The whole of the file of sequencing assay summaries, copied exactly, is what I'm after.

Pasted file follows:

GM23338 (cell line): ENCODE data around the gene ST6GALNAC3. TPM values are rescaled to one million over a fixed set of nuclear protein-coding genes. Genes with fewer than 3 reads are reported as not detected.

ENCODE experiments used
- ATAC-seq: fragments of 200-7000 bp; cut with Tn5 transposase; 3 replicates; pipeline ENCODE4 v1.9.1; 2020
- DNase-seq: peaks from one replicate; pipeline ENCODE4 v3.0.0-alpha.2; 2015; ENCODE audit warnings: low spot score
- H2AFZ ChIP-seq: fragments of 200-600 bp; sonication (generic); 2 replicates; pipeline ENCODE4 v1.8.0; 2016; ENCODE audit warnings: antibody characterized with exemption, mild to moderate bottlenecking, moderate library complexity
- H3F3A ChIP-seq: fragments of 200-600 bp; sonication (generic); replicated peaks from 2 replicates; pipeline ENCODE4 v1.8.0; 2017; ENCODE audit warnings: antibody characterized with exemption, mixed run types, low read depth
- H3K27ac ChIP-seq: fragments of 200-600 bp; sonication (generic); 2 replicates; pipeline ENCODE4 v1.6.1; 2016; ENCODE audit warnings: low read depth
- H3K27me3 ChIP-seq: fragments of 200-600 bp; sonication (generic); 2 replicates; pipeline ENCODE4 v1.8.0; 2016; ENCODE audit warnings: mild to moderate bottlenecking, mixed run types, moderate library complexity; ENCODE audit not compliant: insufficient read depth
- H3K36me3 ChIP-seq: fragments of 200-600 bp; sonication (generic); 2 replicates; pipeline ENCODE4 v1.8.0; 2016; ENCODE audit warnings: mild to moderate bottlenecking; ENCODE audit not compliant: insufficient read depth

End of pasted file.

GM23338 (cell line): ENCODE data around the gene ST6GALNAC3. TPM values are rescaled to one million over a fixed set of nuclear protein-coding genes. Genes with fewer than 3 reads are reported as not detected.

ENCODE experiments used
- ATAC-seq: fragments of 200-7000 bp; cut with Tn5 transposase; 3 replicates; pipeline ENCODE4 v1.9.1; 2020
- DNase-seq: peaks from one replicate; pipeline ENCODE4 v3.0.0-alpha.2; 2015; ENCODE audit warnings: low spot score
- H2AFZ ChIP-seq: fragments of 200-600 bp; sonication (generic); 2 replicates; pipeline ENCODE4 v1.8.0; 2016; ENCODE audit warnings: antibody characterized with exemption, mild to moderate bottlenecking, moderate library complexity
- H3F3A ChIP-seq: fragments of 200-600 bp; sonication (generic); replicated peaks from 2 replicates; pipeline ENCODE4 v1.8.0; 2017; ENCODE audit warnings: antibody characterized with exemption, mixed run types, low read depth
- H3K27ac ChIP-seq: fragments of 200-600 bp; sonication (generic); 2 replicates; pipeline ENCODE4 v1.6.1; 2016; ENCODE audit warnings: low read depth
- H3K27me3 ChIP-seq: fragments of 200-600 bp; sonication (generic); 2 replicates; pipeline ENCODE4 v1.8.0; 2016; ENCODE audit warnings: mild to moderate bottlenecking, mixed run types, moderate library complexity; ENCODE audit not compliant: insufficient read depth
- H3K36me3 ChIP-seq: fragments of 200-600 bp; sonication (generic); 2 replicates; pipeline ENCODE4 v1.8.0; 2016; ENCODE audit warnings: mild to moderate bottlenecking; ENCODE audit not compliant: insufficient read depth